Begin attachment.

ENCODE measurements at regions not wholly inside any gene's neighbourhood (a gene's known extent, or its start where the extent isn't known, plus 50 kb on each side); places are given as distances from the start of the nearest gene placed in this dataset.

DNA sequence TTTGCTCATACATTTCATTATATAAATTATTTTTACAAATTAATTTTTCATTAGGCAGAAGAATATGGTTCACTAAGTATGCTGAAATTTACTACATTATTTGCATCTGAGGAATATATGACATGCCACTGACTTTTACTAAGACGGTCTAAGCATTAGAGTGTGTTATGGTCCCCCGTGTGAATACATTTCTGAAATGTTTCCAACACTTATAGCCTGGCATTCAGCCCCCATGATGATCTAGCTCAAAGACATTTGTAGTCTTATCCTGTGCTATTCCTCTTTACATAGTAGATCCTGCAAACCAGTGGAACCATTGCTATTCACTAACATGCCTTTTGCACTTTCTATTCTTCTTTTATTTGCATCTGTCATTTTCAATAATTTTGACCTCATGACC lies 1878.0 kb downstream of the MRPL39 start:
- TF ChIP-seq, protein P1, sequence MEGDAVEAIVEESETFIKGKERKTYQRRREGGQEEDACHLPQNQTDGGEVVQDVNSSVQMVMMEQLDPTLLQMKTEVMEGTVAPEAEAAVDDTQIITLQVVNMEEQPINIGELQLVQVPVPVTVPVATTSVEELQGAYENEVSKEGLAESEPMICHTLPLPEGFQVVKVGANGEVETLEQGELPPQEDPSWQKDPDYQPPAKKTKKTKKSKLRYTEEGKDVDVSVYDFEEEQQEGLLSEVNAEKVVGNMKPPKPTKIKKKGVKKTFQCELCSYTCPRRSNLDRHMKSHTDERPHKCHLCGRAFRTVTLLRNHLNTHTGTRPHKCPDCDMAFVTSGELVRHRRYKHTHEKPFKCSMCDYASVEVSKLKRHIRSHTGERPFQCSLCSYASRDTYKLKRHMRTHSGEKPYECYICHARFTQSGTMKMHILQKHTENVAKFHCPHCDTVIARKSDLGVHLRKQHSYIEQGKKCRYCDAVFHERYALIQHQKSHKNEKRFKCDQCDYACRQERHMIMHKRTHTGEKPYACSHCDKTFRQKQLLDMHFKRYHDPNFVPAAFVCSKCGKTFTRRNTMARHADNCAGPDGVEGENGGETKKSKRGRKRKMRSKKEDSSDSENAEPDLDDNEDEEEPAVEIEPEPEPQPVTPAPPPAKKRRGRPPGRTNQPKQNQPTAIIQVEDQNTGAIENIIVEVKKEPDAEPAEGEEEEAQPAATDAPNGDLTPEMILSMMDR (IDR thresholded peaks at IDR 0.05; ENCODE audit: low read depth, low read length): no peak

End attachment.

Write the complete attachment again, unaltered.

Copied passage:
ENCODE measurements at regions not wholly inside any gene's neighbourhood (a gene's known extent, or its start where the extent isn't known, plus 50 kb on each side); places are given as distances from the start of the nearest gene placed in this dataset.

DNA sequence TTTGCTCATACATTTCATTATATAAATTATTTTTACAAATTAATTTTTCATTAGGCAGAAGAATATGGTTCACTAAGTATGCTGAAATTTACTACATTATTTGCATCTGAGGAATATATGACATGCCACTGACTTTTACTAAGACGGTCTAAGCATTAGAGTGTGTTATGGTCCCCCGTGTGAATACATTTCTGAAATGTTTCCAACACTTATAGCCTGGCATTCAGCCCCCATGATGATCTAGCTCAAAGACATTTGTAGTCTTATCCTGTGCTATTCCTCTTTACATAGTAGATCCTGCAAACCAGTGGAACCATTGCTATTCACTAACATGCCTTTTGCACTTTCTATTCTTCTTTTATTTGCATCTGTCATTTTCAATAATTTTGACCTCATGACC lies 1878.0 kb downstream of the MRPL39 start:
- TF ChIP-seq, protein P1, sequence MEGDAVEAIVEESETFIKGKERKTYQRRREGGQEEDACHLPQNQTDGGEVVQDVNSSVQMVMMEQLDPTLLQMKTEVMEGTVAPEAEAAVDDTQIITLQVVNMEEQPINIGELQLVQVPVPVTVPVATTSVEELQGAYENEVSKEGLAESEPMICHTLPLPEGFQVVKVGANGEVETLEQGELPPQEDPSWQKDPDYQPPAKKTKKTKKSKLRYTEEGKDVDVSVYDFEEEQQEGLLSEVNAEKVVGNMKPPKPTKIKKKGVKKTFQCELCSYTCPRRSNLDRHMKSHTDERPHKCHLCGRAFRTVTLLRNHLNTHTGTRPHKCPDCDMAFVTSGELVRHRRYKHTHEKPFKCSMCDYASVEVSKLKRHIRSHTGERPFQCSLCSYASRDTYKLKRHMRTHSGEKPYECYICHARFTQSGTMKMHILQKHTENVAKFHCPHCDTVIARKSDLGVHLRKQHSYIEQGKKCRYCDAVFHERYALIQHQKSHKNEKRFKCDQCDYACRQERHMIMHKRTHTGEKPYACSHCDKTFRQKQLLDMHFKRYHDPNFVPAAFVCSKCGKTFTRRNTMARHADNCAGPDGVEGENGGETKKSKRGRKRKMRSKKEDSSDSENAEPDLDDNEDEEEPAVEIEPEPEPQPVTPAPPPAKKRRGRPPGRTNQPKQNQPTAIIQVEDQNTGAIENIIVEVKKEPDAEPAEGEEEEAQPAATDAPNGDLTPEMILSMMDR (IDR thresholded peaks at IDR 0.05; ENCODE audit: low read depth, low read length): no peak